KTLK-FM 100.3 FM (http://ktlkfm.com) was the local Twin Cities only FM talk radio (I could be wrong, but it’s the only one I listened to). Her you could listen to the voices of Glenn Beck, Rush Limbaugh, Sean Hannity, Jason Lewis and other local talk hosts.
To be fair – I use the past tense here but KTLK-FM is now Twin Cities News Talk – 1130 AM (http://www.twincitiesnewstalk.com).
The Clear-Channel management (owners of KTLK-FM) decided to swap things around. KFAN (Twin Cities sports radio) and KTLK are swapping. Here’s the low-down.
- KFAN – AM 1130 and FM 103.5
- KTLK-FM – FM 100.3
- KFAN – FM 100.3
- KTLK-FM – AM 1130 and FM 102.5
Why the change?
Clear-Channel has decided that sports is a bigger market than talk. And they are right (according to the numbers). 20+% people listen to sports radio vs. only 5% talk. And with the new contracts for Minnesota Wild and University of Minnesota’s Gophers Clear-Channel decided to promote their sports channel on the FM frequencies.
What’s the impact?
Things are not as they seem. First off, due to FCC delays KTLK is not currently being broadcast on FM. When they (FCC) finally get their act together, we’re not out of the woods. Let me explain:
FM 100.3 is a whopping 98,000 Watt transmitter (http://radio-locator.com/info/KFXN-FM). In comparison 103.5 is only 175 Watts and 102.5 is even less at a puny 41 Watts. The reason why KFAN was also broadcasted on these frequencies was to take care of the AM dead-spot in downtown Minneapolis (tall buildings). The ONLY reason why KTLK will transmit on these frequencies is ALSO to deal with the downtown dead-spot.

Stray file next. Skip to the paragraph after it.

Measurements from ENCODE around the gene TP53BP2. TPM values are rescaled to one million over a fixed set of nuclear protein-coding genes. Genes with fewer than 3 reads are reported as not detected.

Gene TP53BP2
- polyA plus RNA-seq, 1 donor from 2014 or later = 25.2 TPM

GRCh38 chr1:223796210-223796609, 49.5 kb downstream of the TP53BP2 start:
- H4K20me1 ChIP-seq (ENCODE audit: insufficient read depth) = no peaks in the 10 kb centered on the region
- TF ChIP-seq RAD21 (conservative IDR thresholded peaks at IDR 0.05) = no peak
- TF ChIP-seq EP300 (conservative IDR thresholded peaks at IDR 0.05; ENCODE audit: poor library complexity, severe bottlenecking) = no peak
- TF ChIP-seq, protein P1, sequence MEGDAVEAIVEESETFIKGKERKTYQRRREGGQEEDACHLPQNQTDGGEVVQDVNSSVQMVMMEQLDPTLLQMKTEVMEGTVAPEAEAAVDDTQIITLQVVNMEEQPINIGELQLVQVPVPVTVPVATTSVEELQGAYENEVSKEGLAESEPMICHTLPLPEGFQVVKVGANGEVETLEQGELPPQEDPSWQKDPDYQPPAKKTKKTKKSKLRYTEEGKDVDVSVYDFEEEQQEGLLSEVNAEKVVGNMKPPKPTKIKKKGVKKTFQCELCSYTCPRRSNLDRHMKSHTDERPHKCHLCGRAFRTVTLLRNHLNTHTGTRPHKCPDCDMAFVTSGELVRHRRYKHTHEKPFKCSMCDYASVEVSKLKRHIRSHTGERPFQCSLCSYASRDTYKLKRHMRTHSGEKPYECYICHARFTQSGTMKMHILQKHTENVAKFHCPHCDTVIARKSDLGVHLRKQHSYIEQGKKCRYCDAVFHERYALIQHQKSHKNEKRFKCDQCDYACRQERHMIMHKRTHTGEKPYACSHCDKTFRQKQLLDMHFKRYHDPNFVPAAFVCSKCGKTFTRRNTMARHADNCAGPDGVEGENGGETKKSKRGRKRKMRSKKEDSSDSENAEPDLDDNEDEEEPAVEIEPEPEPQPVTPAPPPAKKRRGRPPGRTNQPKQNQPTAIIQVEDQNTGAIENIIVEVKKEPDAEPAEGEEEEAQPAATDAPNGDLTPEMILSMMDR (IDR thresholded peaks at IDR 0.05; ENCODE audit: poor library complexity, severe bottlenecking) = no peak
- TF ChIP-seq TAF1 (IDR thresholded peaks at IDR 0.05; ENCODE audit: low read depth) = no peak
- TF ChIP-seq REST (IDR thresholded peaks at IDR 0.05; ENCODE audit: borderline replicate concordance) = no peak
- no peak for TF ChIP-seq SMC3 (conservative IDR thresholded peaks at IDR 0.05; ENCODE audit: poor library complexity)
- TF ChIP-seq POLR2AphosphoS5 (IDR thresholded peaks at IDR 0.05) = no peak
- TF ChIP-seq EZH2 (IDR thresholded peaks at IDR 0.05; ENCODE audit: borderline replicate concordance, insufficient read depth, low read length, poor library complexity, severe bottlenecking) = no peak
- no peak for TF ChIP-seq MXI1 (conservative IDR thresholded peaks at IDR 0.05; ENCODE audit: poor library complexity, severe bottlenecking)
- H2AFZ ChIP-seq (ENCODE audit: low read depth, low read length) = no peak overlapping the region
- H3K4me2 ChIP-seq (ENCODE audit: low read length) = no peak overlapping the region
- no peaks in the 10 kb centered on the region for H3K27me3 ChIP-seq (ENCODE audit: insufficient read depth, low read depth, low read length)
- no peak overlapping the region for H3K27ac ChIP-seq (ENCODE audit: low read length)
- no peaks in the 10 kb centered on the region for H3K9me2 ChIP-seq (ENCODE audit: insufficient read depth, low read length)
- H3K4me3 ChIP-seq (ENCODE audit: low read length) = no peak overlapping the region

Ok, lets look at 1130 AM (http://radio-locator.com/info/KFAN-AM)– this is transmitted at 50,000 Watts during the day and only 25,000 Watts at night. Wow 50,000 Watts is close to 98,000 Watts – nope – not even close.
First the obvious; the 50% less power.
Secondly technology. AM – Amplitude Modulation vs FM – Frequency Modulation. AM is more prone to signal degradation over distance due to the transmitted signal being a component (amplitude) of the carrier wave. Whereas FM is more enduring. Because FM uses frequency modulation over its carrier wave the signal quality is not reduced with distance. Sure the signal’s amplitude is reduced (signal strength), but since the broadcast is not a component of amplitude it is not affected.
Lets view this pictorially.
Here’s the good old 100.3 FM coverage map:
Nice and strong. Now lets look at the equivalent 1130 AM’s coverage:
Daytime (50,000 Watts)
and nighttime (25,000 Watts):
What about 102.5 and 103.5 FM you ask:
Here’s 102.5 FM (41 Watts)
and 103.5 FM (175 Watts):
Are there other options?
You can still listen to the good old (high fidelity) KTLK; here are your choices:
- Listen to them on AM 1130 (not so good, but I list it here anyway)
- Listen to them on HD2 radio.
- Use their iHeartRadio (mobile phone) application – http://www.iheartradio.com
- Listen to them live via their web site.
- Listen to their pod-casts.
Clearly if you relied on 100.3 FM’s transmission strength you will loose out. I personally would have days when I couldn’t get a clear signal at home (some 60 miles west of downtown) yet these would number 1-2 days a year. Today with 1130 AM – nothing but static.
Good bye KTLK – may you rest in peace.